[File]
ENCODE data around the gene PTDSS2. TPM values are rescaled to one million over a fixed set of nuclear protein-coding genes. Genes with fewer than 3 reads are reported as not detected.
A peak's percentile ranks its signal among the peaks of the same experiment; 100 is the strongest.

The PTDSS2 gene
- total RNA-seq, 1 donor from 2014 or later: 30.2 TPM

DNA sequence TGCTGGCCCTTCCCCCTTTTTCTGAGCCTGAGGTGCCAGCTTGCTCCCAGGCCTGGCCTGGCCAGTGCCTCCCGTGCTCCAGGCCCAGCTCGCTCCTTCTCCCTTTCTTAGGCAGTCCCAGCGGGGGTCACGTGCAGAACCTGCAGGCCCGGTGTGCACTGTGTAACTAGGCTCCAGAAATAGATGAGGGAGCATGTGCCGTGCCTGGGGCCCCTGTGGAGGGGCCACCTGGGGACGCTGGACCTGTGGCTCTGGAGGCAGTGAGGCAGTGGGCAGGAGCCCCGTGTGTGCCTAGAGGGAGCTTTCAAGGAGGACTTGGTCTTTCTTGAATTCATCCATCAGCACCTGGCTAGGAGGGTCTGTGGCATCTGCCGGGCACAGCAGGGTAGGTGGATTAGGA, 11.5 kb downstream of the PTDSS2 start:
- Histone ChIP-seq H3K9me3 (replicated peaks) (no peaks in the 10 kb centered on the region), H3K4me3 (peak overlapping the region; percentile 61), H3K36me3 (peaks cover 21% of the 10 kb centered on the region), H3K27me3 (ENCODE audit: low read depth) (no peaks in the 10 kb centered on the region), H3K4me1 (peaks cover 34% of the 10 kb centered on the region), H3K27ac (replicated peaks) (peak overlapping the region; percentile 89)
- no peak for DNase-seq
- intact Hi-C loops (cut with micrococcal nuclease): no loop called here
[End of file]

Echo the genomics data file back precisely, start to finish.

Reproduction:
ENCODE data around the gene PTDSS2. TPM values are rescaled to one million over a fixed set of nuclear protein-coding genes. Genes with fewer than 3 reads are reported as not detected.
A peak's percentile ranks its signal among the peaks of the same experiment; 100 is the strongest.

The PTDSS2 gene
- total RNA-seq, 1 donor from 2014 or later: 30.2 TPM

DNA sequence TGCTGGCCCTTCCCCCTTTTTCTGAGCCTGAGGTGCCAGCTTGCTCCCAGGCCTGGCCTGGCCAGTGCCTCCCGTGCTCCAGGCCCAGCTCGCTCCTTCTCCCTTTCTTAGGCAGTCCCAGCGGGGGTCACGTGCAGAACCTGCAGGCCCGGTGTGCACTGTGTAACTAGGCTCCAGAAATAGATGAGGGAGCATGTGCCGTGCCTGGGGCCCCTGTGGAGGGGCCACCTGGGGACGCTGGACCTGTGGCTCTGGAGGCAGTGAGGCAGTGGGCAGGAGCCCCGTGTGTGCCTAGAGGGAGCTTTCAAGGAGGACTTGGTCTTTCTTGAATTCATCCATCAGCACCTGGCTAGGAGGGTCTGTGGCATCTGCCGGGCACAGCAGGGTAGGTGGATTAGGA, 11.5 kb downstream of the PTDSS2 start:
- Histone ChIP-seq H3K9me3 (replicated peaks) (no peaks in the 10 kb centered on the region), H3K4me3 (peak overlapping the region; percentile 61), H3K36me3 (peaks cover 21% of the 10 kb centered on the region), H3K27me3 (ENCODE audit: low read depth) (no peaks in the 10 kb centered on the region), H3K4me1 (peaks cover 34% of the 10 kb centered on the region), H3K27ac (replicated peaks) (peak overlapping the region; percentile 89)
- no peak for DNase-seq
- intact Hi-C loops (cut with micrococcal nuclease): no loop called here